Los Angeles Dodgers ace Clayton Kershaw was awarded the National League Cy Young on Wednesday in a landslide of a vote. 29 of the 30 first place votes were cast for Kershaw on his way to 207 points versus second place Adam Wainwright of the St. Louis Cardinals who finished with only 86. Wainwright ended up with 15 of the 30 second place votes while third place finisher Jose Fernandez of the Miami Marlins got nine.
Kershaw was dominant in 2013 with a record of 16-9 and a 1.83 ERA leading the National League in strikeouts with 232. Along with the strong numbers this year, Kershaw has led Major League Baseball in ERA and WHIP each of the last three seasons. The only other two pitchers to lead MLB in ERA for three straight seasons are Greg Maddux for the Atlanta Braves (1993-1995) and Lefty Grove for the Philadelphia Athletics (1929-1931).
In 2014, Kershaw will try to do exactly what Sandy Koufax did in 1963, 1965, and 1966 with winning the award three times in a four-year span. Koufax is the only Dodger pitcher to have won multiple Cy Young awards. There have only been 17 multiple winners and only eight who have won more than twice. This is also the 11th time a Dodger pitcher has won the award.
The 25-year-old Kershaw is the youngest lefty to ever win multiple Cy Young awards. The humble guy he is Kershaw said about winning, “You never expect to win a Cy Young when you start playing baseball let alone make it to the big leagues. You just try to soak it all in.”
Kershaw can’t get in front of media these days without being asked about his contract situation. It was no different Thursday morning on the Dan Patrick Show. Kershaw didn’t say much but what he did say may at least confirm the dollar amount being discussed.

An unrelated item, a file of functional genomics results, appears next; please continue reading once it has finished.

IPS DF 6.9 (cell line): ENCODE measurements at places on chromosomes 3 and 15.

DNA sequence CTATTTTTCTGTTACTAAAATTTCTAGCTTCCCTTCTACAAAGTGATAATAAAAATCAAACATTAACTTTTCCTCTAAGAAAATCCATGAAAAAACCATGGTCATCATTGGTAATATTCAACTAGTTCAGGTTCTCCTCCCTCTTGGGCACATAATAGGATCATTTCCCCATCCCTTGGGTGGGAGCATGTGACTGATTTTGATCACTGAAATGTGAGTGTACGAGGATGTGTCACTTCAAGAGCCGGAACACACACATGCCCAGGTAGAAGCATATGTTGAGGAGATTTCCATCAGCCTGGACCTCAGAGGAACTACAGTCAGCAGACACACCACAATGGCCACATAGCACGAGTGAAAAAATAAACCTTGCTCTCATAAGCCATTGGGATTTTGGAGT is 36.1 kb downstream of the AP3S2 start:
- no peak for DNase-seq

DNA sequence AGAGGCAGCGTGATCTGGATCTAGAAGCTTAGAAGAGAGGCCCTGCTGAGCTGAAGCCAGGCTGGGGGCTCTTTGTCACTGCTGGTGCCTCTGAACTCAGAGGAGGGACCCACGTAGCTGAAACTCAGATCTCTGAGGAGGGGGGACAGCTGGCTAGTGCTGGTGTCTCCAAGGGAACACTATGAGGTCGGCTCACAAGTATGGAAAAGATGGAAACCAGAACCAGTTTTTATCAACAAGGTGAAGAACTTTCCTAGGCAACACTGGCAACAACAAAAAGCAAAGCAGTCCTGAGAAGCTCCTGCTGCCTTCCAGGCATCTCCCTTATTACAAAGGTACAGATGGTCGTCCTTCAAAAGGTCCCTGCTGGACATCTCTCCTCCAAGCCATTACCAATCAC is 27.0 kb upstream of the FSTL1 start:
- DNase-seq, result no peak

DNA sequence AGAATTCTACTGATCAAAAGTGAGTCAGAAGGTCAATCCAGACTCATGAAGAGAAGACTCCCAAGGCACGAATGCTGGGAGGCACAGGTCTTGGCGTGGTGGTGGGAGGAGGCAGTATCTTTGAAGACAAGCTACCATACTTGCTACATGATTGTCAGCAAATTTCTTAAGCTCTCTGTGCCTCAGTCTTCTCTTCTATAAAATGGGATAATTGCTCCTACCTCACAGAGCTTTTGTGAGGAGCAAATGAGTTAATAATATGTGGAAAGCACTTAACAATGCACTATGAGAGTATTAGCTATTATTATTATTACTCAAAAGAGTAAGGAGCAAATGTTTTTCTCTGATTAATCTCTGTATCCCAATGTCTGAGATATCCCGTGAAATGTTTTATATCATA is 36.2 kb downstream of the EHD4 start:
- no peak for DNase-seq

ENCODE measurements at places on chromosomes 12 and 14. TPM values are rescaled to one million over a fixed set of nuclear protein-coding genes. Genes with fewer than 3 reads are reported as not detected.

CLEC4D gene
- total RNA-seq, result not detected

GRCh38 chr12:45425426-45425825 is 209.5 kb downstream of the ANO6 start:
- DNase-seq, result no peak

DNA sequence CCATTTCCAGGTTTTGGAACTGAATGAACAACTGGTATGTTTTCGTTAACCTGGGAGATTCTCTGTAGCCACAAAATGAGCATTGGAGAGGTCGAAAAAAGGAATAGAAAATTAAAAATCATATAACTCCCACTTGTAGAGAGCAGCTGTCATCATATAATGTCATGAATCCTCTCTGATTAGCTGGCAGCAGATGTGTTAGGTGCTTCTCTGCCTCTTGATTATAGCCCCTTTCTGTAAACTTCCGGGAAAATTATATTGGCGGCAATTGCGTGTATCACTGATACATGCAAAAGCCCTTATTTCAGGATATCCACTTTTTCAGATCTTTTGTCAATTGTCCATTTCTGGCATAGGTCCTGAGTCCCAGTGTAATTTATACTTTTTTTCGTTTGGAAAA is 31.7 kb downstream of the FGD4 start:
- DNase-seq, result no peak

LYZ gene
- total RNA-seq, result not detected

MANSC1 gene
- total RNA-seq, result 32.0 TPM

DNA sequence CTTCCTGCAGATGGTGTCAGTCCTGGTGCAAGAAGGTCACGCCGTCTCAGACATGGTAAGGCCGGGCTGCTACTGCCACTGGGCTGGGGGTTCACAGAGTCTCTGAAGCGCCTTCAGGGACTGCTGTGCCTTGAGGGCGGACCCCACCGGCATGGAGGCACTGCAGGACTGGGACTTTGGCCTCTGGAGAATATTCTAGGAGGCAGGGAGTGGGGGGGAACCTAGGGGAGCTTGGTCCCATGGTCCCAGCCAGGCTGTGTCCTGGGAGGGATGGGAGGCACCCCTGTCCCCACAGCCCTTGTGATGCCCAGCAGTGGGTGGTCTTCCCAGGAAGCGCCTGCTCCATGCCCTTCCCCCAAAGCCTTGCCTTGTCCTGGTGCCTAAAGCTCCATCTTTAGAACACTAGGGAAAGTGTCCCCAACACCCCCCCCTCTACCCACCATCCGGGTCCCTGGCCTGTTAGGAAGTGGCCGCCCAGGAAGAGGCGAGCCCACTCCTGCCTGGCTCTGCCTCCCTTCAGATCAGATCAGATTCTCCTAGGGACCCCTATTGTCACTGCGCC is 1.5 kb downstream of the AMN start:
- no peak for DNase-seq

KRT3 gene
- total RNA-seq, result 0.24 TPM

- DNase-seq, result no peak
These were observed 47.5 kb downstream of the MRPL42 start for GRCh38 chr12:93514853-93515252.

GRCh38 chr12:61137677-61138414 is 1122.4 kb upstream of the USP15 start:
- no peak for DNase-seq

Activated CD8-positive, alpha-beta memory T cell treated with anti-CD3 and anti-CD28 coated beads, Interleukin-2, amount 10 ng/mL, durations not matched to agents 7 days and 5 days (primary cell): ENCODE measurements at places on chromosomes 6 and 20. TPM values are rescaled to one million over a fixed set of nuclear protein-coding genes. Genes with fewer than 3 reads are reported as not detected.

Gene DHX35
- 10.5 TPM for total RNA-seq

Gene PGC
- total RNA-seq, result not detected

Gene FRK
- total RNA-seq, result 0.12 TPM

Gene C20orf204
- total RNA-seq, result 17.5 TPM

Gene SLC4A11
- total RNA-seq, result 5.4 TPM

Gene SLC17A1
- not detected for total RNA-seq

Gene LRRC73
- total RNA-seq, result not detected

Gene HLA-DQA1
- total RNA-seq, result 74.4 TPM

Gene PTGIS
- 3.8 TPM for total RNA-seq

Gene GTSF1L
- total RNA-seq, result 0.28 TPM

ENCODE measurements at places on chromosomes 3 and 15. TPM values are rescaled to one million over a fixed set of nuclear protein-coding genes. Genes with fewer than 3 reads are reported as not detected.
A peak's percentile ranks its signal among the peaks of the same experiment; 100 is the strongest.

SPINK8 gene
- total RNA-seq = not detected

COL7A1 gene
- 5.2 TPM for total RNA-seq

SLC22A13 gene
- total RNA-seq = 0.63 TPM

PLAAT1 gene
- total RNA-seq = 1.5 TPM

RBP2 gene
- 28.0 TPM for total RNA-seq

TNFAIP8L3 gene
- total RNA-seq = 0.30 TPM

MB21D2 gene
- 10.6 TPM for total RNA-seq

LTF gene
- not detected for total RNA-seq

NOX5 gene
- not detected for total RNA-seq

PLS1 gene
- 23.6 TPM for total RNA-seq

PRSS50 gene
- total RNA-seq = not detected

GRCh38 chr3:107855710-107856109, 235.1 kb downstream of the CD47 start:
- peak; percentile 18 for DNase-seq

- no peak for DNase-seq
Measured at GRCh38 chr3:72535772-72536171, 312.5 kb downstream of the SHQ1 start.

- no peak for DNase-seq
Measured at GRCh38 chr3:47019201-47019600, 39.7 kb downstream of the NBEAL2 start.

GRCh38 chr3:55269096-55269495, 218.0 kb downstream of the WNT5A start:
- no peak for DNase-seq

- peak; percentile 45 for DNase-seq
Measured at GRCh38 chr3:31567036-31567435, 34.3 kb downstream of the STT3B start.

“I don’t know yet. I haven’t really got into that with the Dodgers yet. We’ll see what happens, I’m pretty opened minded,” said Kershaw. Then Patrick asked what everybody wants to know which is the figure of $300 million.
“I can’t really talk about it. Apparently people are talking about it which is unfortunate. I didn’t want any of that stuff to get out whether it’s true or not.”
Kershaw then went on to say, “I want to stay as confidential as possible but apparently there is a leak somewhere.”
It’s safe to say that the dollar amount is accurate one way or the other and Kershaw has definitely been thinking about what happens to a large number of athletes once they get paid. “I put enough pressure on myself. I try not to think about other people’s expectations. You can’t always control result but you can control effort…..you can’t get comfortable because you’re making more money.”
Whether it’s 10 years/$300 million or some other figure there is no doubt the young left-hander will be paid handsomely this offseason.